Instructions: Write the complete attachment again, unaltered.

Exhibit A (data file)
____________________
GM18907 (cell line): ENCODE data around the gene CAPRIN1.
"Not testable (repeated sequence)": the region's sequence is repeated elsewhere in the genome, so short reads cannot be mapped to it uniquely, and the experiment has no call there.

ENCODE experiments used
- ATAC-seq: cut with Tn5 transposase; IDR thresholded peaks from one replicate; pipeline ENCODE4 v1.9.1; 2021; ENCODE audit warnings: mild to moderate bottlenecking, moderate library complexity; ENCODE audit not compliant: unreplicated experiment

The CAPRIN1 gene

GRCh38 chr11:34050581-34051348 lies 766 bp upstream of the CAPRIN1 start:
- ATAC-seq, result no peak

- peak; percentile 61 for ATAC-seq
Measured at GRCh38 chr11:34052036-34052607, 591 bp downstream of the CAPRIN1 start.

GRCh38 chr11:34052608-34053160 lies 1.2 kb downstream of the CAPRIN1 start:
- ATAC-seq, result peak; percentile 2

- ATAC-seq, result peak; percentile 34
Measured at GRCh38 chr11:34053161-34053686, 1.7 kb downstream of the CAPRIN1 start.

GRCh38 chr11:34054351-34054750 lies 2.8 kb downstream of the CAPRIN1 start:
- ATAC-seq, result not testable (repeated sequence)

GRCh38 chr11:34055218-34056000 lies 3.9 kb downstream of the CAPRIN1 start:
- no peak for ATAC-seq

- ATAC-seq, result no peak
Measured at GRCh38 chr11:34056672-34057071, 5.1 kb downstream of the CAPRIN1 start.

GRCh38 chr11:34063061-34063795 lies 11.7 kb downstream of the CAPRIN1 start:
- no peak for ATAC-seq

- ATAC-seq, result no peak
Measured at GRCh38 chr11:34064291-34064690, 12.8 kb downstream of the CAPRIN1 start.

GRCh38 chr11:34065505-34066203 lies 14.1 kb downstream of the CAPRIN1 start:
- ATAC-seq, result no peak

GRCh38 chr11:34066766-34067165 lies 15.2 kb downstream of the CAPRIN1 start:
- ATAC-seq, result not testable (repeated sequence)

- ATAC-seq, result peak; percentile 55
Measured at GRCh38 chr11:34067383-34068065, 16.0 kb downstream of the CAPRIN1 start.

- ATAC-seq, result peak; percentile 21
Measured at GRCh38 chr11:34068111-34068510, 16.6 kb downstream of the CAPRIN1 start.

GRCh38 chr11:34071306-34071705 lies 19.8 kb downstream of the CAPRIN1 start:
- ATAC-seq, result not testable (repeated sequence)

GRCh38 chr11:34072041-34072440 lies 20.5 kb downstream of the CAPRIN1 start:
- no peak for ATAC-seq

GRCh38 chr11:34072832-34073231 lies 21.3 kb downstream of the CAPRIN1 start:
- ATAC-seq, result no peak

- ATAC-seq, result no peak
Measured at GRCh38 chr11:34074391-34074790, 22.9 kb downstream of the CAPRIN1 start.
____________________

GM18907 (cell line): ENCODE data around the gene CAPRIN1.
"Not testable (repeated sequence)": the region's sequence is repeated elsewhere in the genome, so short reads cannot be mapped to it uniquely, and the experiment has no call there.

ENCODE experiments used
- ATAC-seq: cut with Tn5 transposase; IDR thresholded peaks from one replicate; pipeline ENCODE4 v1.9.1; 2021; ENCODE audit warnings: mild to moderate bottlenecking, moderate library complexity; ENCODE audit not compliant: unreplicated experiment

The CAPRIN1 gene

GRCh38 chr11:34050581-34051348 lies 766 bp upstream of the CAPRIN1 start:
- ATAC-seq, result no peak

- peak; percentile 61 for ATAC-seq
Measured at GRCh38 chr11:34052036-34052607, 591 bp downstream of the CAPRIN1 start.

GRCh38 chr11:34052608-34053160 lies 1.2 kb downstream of the CAPRIN1 start:
- ATAC-seq, result peak; percentile 2

- ATAC-seq, result peak; percentile 34
Measured at GRCh38 chr11:34053161-34053686, 1.7 kb downstream of the CAPRIN1 start.

GRCh38 chr11:34054351-34054750 lies 2.8 kb downstream of the CAPRIN1 start:
- ATAC-seq, result not testable (repeated sequence)

GRCh38 chr11:34055218-34056000 lies 3.9 kb downstream of the CAPRIN1 start:
- no peak for ATAC-seq

- ATAC-seq, result no peak
Measured at GRCh38 chr11:34056672-34057071, 5.1 kb downstream of the CAPRIN1 start.

GRCh38 chr11:34063061-34063795 lies 11.7 kb downstream of the CAPRIN1 start:
- no peak for ATAC-seq

- ATAC-seq, result no peak
Measured at GRCh38 chr11:34064291-34064690, 12.8 kb downstream of the CAPRIN1 start.

GRCh38 chr11:34065505-34066203 lies 14.1 kb downstream of the CAPRIN1 start:
- ATAC-seq, result no peak

GRCh38 chr11:34066766-34067165 lies 15.2 kb downstream of the CAPRIN1 start:
- ATAC-seq, result not testable (repeated sequence)

- ATAC-seq, result peak; percentile 55
Measured at GRCh38 chr11:34067383-34068065, 16.0 kb downstream of the CAPRIN1 start.

- ATAC-seq, result peak; percentile 21
Measured at GRCh38 chr11:34068111-34068510, 16.6 kb downstream of the CAPRIN1 start.

GRCh38 chr11:34071306-34071705 lies 19.8 kb downstream of the CAPRIN1 start:
- ATAC-seq, result not testable (repeated sequence)

GRCh38 chr11:34072041-34072440 lies 20.5 kb downstream of the CAPRIN1 start:
- no peak for ATAC-seq

GRCh38 chr11:34072832-34073231 lies 21.3 kb downstream of the CAPRIN1 start:
- ATAC-seq, result no peak

- ATAC-seq, result no peak
Measured at GRCh38 chr11:34074391-34074790, 22.9 kb downstream of the CAPRIN1 start.